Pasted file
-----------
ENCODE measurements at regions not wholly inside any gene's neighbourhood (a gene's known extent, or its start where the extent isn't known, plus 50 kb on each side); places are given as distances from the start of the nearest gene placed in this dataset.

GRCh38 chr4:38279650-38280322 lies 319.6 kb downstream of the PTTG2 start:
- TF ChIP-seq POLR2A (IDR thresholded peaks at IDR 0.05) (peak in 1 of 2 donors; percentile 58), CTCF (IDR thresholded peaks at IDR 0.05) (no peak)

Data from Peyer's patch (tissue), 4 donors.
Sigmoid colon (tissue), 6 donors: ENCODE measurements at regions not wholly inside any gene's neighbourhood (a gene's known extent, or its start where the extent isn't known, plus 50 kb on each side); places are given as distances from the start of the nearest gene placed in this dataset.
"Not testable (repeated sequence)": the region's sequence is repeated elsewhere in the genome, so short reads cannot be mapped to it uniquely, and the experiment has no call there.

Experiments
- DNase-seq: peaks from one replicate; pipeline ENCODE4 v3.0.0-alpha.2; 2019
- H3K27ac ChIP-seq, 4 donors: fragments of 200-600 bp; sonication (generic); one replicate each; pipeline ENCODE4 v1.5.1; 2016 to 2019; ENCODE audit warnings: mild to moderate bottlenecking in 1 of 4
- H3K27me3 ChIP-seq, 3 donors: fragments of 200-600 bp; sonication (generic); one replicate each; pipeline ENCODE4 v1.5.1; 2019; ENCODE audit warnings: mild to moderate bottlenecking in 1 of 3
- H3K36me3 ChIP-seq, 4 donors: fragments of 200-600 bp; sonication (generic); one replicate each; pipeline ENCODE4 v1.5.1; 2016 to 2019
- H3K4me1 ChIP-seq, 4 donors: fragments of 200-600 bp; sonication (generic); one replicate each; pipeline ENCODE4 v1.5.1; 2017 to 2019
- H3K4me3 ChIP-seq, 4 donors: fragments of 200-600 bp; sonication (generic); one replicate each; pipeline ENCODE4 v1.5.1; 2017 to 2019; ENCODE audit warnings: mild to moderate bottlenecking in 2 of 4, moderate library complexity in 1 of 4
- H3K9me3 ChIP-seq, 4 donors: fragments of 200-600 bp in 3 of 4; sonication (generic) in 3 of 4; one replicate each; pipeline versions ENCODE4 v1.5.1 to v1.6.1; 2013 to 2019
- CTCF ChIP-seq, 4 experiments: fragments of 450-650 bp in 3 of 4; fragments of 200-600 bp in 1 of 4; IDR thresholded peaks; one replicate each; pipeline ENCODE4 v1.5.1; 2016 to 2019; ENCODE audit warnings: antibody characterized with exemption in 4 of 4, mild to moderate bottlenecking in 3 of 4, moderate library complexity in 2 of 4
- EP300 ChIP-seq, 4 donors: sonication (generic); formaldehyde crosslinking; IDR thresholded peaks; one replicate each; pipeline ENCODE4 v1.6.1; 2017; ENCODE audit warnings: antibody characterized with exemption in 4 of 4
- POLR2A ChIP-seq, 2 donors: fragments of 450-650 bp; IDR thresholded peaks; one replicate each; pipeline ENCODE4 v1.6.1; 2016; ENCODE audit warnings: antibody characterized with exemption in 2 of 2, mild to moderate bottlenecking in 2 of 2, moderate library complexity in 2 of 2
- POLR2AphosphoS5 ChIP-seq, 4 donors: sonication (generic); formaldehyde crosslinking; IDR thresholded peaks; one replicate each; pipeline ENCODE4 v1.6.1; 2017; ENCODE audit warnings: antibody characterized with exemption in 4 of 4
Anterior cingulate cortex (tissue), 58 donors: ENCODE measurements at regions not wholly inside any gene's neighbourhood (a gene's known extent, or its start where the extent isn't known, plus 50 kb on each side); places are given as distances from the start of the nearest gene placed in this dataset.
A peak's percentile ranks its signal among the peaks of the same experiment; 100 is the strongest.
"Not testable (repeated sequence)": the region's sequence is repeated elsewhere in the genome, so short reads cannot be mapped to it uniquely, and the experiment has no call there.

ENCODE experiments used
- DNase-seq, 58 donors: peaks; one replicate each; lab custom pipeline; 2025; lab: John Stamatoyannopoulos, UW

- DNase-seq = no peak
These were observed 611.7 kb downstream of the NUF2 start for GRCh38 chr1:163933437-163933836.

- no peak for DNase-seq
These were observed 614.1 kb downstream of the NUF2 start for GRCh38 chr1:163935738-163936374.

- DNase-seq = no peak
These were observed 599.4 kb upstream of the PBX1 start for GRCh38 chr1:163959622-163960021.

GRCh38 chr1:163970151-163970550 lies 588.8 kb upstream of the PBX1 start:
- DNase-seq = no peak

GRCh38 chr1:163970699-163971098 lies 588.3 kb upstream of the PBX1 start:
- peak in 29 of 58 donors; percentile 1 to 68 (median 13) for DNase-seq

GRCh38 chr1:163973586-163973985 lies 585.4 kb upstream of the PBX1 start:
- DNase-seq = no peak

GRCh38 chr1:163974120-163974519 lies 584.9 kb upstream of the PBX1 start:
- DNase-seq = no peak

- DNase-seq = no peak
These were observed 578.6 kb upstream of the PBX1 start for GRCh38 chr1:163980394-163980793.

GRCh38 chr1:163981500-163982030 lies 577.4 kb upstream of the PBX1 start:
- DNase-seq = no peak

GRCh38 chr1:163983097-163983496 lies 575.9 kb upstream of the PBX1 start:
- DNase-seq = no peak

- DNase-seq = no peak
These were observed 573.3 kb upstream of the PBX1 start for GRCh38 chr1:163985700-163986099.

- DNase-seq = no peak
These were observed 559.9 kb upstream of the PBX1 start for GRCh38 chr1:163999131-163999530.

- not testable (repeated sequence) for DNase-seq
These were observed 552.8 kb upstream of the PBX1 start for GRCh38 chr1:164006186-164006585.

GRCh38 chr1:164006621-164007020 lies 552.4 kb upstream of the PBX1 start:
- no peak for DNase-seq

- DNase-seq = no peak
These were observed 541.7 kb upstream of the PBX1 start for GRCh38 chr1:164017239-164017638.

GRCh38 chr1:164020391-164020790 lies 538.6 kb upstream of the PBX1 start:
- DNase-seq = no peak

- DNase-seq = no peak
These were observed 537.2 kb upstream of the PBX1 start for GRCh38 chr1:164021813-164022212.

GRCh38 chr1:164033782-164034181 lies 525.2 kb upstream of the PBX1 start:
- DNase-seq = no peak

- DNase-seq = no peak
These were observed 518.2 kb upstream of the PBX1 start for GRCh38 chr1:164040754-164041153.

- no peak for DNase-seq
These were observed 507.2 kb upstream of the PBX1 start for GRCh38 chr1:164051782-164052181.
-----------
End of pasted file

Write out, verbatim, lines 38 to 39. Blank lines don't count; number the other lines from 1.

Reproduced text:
- DNase-seq = no peak
These were observed 578.6 kb upstream of the PBX1 start for GRCh38 chr1:163980394-163980793.